Deadly Germ Research Is Shut Down at Army Lab Over Safety Concerns


The institute at Fort Detrick was part of the select agent program until its registration was suspended last month, after the C.D.C. ordered it to stop conducting the research.

The shutdown was first reported on Friday by the Frederick News-Post.

The problems date back to May 2018, when storms flooded and ruined a decades-old steam sterilization plant that the institute had been using to treat wastewater from its labs, Ms. Vander Linden said. The damage halted research for months, until the institute developed a new decontamination system using chemicals.

The new system required changes in certain procedures in the laboratories. During an inspection in June, the C.D.C. found that the new procedures were not being followed consistently. Inspectors also found mechanical problems with the chemical-based decontamination system, as well as leaks, Ms. Vander Linden said, though she added that the leaks were within the lab and not to the outside world.

“A combination of things” led to the cease and desist order, and the loss of registration, she said.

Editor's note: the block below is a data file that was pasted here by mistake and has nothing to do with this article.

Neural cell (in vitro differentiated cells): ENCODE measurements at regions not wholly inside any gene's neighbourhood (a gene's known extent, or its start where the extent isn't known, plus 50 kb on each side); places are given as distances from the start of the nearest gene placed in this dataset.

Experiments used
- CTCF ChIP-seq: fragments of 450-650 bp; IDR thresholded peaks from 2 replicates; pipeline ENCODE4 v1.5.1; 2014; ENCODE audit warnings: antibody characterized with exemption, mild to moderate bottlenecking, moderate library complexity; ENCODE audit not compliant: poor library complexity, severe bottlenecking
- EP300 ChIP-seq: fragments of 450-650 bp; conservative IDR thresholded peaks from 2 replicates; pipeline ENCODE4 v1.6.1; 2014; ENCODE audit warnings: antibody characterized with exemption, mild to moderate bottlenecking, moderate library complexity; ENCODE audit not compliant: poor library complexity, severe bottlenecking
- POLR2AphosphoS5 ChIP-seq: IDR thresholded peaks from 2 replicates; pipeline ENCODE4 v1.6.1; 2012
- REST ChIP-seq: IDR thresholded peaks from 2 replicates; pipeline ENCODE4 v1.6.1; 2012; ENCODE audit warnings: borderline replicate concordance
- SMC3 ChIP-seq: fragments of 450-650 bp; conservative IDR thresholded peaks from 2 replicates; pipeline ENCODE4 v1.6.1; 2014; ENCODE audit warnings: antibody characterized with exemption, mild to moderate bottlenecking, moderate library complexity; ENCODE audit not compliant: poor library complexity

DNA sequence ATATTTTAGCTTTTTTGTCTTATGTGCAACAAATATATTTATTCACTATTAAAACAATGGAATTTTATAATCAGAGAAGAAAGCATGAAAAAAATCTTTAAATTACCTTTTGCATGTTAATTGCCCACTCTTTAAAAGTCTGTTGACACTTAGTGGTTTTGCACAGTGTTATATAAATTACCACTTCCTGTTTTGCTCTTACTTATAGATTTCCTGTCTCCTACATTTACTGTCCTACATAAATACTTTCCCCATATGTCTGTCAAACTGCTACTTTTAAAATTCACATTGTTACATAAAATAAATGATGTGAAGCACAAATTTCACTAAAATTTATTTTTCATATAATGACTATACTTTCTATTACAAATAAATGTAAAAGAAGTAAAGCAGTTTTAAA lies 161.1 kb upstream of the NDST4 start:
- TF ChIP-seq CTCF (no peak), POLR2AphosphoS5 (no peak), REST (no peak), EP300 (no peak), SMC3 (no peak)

Dr. Richard H. Ebright, a molecular biologist and bioweapons expert at Rutgers University, said in an email that problems with the institute’s new chemical-based decontamination process might mean it would have to go back to a heat-based system “which, if it requires constructing a new steam sterilization plant, could entail very long delays and very high costs.”

Although many projects are on hold, Ms. Vander Linden said scientists and other employees are continuing to work, just not on select agents. She said many were worried about not being able meet deadlines for their projects.

Missteps have occurred at other government laboratories, including those at the Centers for Disease Control and the National Institutes of Health. And in 2009, research at the institute in Fort Detrick was suspended because it was storing pathogens not listed in its database. The army institute also employed Bruce E. Ivins, a microbiologist who was a leading suspect — but who was never charged — in the anthrax mailings in 2001 that killed five people. Dr. Ivins died in 2008, apparently by suicide.



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